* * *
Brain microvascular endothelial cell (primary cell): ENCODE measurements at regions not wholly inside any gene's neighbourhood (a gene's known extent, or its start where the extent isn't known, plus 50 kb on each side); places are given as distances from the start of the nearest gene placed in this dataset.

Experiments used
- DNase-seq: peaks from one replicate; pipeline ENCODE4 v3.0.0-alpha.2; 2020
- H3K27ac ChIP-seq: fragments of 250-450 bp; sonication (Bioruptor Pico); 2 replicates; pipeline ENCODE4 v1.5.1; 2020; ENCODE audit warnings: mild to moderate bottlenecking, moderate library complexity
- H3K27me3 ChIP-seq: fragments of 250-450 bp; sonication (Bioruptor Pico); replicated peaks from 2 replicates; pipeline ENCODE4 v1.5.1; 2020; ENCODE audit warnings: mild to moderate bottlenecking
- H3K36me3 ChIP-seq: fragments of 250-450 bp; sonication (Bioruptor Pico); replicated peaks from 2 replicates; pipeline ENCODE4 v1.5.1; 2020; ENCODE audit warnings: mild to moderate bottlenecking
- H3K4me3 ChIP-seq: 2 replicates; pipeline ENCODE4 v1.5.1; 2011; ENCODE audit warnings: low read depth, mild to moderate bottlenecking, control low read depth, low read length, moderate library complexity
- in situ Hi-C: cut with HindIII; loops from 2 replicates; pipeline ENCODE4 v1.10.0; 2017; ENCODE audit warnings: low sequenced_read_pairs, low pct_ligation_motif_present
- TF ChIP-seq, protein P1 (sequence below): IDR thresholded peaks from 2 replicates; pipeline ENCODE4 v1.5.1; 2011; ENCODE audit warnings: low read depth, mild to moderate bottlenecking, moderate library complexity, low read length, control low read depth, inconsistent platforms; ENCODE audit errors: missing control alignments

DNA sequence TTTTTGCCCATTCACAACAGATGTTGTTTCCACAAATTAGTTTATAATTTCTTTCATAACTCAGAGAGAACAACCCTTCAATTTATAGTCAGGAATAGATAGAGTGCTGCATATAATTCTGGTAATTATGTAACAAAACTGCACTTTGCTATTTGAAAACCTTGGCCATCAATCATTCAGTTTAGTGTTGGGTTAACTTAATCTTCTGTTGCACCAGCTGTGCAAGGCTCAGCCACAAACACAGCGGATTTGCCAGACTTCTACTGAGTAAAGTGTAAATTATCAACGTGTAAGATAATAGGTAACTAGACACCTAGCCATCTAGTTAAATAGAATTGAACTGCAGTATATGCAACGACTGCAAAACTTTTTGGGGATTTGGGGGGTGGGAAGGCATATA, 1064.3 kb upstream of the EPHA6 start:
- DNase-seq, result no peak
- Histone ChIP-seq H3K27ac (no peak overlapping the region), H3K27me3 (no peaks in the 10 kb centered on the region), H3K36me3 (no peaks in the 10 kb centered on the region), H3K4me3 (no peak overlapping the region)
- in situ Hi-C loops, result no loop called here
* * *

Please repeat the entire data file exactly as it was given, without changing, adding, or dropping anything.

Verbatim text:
Brain microvascular endothelial cell (primary cell): ENCODE measurements at regions not wholly inside any gene's neighbourhood (a gene's known extent, or its start where the extent isn't known, plus 50 kb on each side); places are given as distances from the start of the nearest gene placed in this dataset.

Experiments used
- DNase-seq: peaks from one replicate; pipeline ENCODE4 v3.0.0-alpha.2; 2020
- H3K27ac ChIP-seq: fragments of 250-450 bp; sonication (Bioruptor Pico); 2 replicates; pipeline ENCODE4 v1.5.1; 2020; ENCODE audit warnings: mild to moderate bottlenecking, moderate library complexity
- H3K27me3 ChIP-seq: fragments of 250-450 bp; sonication (Bioruptor Pico); replicated peaks from 2 replicates; pipeline ENCODE4 v1.5.1; 2020; ENCODE audit warnings: mild to moderate bottlenecking
- H3K36me3 ChIP-seq: fragments of 250-450 bp; sonication (Bioruptor Pico); replicated peaks from 2 replicates; pipeline ENCODE4 v1.5.1; 2020; ENCODE audit warnings: mild to moderate bottlenecking
- H3K4me3 ChIP-seq: 2 replicates; pipeline ENCODE4 v1.5.1; 2011; ENCODE audit warnings: low read depth, mild to moderate bottlenecking, control low read depth, low read length, moderate library complexity
- in situ Hi-C: cut with HindIII; loops from 2 replicates; pipeline ENCODE4 v1.10.0; 2017; ENCODE audit warnings: low sequenced_read_pairs, low pct_ligation_motif_present
- TF ChIP-seq, protein P1 (sequence below): IDR thresholded peaks from 2 replicates; pipeline ENCODE4 v1.5.1; 2011; ENCODE audit warnings: low read depth, mild to moderate bottlenecking, moderate library complexity, low read length, control low read depth, inconsistent platforms; ENCODE audit errors: missing control alignments

DNA sequence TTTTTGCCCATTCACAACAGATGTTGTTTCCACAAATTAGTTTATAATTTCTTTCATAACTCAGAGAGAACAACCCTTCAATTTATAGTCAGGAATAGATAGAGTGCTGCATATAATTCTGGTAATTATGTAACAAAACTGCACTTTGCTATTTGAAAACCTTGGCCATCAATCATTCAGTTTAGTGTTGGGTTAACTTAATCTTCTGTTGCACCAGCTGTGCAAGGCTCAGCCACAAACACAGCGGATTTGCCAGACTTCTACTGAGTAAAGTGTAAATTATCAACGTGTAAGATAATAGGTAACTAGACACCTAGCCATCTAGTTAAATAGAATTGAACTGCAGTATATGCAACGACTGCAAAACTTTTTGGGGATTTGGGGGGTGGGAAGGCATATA, 1064.3 kb upstream of the EPHA6 start:
- DNase-seq, result no peak
- Histone ChIP-seq H3K27ac (no peak overlapping the region), H3K27me3 (no peaks in the 10 kb centered on the region), H3K36me3 (no peaks in the 10 kb centered on the region), H3K4me3 (no peak overlapping the region)
- in situ Hi-C loops, result no loop called here